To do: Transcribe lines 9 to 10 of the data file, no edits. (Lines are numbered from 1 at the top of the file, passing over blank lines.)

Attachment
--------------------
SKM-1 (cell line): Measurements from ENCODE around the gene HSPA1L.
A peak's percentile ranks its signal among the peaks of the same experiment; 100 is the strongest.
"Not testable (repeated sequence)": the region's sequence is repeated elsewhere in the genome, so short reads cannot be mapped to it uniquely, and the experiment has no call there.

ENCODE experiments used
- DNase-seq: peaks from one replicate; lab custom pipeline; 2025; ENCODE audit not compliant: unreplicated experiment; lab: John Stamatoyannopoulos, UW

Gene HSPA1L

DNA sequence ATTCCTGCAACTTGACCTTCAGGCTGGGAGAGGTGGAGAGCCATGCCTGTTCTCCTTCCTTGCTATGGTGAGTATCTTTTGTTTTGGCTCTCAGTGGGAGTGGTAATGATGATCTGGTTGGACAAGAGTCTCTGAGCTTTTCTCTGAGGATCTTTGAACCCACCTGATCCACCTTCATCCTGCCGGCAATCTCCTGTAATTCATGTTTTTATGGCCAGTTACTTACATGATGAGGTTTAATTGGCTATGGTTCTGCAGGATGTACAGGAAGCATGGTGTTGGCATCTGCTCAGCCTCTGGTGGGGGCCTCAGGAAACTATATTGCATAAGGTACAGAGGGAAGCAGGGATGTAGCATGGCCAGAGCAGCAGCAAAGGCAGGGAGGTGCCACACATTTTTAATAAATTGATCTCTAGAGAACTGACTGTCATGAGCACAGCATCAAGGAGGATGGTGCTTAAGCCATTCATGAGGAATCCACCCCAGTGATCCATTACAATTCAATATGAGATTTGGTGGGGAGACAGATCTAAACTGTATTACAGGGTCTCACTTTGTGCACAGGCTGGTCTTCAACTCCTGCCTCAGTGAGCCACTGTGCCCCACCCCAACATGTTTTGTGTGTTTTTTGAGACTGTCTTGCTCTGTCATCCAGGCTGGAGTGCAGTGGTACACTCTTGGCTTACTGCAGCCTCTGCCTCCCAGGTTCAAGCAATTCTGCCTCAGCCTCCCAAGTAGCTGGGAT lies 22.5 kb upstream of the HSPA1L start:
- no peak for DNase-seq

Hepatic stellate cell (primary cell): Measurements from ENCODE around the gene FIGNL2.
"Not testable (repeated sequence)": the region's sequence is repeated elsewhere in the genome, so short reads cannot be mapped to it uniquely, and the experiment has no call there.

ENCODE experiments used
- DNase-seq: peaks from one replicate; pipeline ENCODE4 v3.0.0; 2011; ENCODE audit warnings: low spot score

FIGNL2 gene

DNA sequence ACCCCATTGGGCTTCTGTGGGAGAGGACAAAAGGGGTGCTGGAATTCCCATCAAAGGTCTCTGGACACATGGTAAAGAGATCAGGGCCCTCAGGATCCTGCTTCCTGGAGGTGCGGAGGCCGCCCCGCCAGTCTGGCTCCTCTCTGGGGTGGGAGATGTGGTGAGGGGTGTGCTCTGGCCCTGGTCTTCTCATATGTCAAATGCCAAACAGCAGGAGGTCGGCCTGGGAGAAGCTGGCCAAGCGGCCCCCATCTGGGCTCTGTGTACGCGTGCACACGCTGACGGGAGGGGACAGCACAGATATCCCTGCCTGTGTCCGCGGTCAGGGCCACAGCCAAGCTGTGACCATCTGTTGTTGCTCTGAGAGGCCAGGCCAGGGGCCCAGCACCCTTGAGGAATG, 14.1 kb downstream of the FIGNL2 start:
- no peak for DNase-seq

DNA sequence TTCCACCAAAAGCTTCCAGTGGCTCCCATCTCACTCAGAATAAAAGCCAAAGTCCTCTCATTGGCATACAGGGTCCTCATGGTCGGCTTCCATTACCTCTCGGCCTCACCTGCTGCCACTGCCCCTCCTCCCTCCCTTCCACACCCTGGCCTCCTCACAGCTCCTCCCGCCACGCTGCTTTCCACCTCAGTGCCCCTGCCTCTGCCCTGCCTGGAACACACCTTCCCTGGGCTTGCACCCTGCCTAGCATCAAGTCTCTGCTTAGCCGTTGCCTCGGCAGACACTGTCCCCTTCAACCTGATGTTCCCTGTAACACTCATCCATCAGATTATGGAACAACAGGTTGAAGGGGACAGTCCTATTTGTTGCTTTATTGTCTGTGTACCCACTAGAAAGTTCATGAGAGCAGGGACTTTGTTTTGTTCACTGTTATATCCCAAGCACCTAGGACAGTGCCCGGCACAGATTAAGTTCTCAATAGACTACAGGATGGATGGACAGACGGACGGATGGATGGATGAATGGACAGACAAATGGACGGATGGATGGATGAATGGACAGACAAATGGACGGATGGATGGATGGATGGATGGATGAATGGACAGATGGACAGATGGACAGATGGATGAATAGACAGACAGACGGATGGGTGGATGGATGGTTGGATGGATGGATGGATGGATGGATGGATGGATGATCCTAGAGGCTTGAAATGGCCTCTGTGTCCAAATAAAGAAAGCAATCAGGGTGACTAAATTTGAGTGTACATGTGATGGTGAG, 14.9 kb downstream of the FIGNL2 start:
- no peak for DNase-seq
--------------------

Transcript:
Hepatic stellate cell (primary cell): Measurements from ENCODE around the gene FIGNL2.
"Not testable (repeated sequence)": the region's sequence is repeated elsewhere in the genome, so short reads cannot be mapped to it uniquely, and the experiment has no call there.